The hack of Yahoo in 2013 didn't compromise one billion accounts, as the company claimed last year - but three billion accounts.
Now owned by Verizon telco in a subsidiary called Oath, for some reason, it said that a new investigation had found that the extent of the problem was far deeper than the estimated one billion previously acknowledged publicly, following "assistance of outside forensic experts" and "new intelligence".
The discovery will enable Oath to extract a refund from continuity Yahoo - now an investment company holding some of the firm's better investments from its time as an independent dot-com - under the terms of the Yahoo asset acquisition agreement, concluded last year.
When the breach was publicised in 2016, Yahoo belatedly took rearguard action to protect accounts, including the deletion of unencrypted security questions, emails to all affected customers and making password changes obligatory.
Yahoo has emphasised that plaintext passwords, payment card data and back account information were not stolen.
"Verizon is committed to the highest standards of accountability and transparency, and we proactively work to ensure the safety and security of our users and networks in an evolving landscape of online threats," said Chandra McMahon, chief information security officer at Verizon.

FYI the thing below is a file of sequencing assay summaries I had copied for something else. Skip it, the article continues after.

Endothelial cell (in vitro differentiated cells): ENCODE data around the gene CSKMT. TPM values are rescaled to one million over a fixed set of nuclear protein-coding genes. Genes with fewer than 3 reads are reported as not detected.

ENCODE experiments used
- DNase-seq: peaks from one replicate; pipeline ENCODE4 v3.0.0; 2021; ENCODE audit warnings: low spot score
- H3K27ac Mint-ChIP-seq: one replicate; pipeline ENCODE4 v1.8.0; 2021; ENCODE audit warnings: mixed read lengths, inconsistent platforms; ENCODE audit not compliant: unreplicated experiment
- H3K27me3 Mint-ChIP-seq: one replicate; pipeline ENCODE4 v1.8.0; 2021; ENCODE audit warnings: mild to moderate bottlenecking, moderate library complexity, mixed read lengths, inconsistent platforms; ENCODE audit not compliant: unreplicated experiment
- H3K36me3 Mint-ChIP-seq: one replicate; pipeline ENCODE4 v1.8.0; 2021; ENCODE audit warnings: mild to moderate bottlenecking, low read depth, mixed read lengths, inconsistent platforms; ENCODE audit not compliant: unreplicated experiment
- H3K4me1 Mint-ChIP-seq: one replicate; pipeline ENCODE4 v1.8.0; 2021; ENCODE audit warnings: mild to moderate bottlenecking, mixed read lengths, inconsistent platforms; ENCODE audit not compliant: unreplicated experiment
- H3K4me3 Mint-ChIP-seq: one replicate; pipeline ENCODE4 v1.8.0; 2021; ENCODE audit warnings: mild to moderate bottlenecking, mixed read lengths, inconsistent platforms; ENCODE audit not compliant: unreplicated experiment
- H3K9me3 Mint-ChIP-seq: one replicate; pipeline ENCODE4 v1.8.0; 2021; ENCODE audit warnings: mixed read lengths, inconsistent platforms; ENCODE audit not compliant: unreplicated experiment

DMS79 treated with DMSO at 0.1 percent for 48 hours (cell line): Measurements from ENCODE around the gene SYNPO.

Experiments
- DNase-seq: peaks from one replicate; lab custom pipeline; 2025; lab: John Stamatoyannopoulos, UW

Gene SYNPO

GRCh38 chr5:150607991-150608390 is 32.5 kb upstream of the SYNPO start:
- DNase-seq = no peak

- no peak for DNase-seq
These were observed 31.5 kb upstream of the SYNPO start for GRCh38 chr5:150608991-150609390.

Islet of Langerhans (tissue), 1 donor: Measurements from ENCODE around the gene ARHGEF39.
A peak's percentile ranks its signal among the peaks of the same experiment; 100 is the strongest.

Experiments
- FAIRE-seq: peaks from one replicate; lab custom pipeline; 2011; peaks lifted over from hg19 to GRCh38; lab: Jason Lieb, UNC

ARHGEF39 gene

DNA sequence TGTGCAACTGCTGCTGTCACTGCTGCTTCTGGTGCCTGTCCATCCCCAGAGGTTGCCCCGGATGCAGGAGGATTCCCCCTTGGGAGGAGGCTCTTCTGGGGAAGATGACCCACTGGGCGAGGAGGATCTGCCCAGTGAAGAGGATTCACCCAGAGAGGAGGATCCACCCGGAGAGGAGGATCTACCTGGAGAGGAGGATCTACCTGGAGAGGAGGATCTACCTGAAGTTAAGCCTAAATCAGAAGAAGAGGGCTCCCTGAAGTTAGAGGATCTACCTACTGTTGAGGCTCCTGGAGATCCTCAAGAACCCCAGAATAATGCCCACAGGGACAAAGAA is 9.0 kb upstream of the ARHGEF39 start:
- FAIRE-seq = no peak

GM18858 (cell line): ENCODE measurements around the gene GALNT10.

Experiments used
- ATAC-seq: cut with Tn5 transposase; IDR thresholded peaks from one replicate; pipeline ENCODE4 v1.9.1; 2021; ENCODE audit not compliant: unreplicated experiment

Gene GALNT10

"Our investment in Yahoo is allowing that team to continue to take significant steps to enhance their security, as well as benefit from Verizon's experience and resources."
At the point of sale, the company valuation was $4.5bn - a huge drop in its original valuation caused as a direct result of the disclosure of two major hacks, the one in 2013, and a further breach of 500 million accounts a year later.
Yahoo has been behind the curve on security for some time, being one of the last webmail services to switch to an encrypted offering, which the Edward Snowden disclosures indicate was regularly exploited by intelligence services.
The company was keen to stress that this is not a new security issue, but rather a continuation of the existing one and that it is "continuing to work closely with law enforcement".
Security vendor Sophos advised all Yahoo users to change their passwords again, if they have not already done so when news of the attacks first emerged.
"Yahoo says it's 'notifying potentially affected users by email'," it says in a blog.
"Don't wait for an email from Yahoo though, or a scammer pretending to be Yahoo, assume you're affected, don't click on anything in any purpled-branded emails, just go straight to yahoo.com and work your way to the right place."
A majority of the three billion accounts affected, though, will no doubt be little used or once used email accounts.
While those accounts will be valueless, people's propensity to re-use passwords could leave some users open to compromise in other accounts elsewhere.
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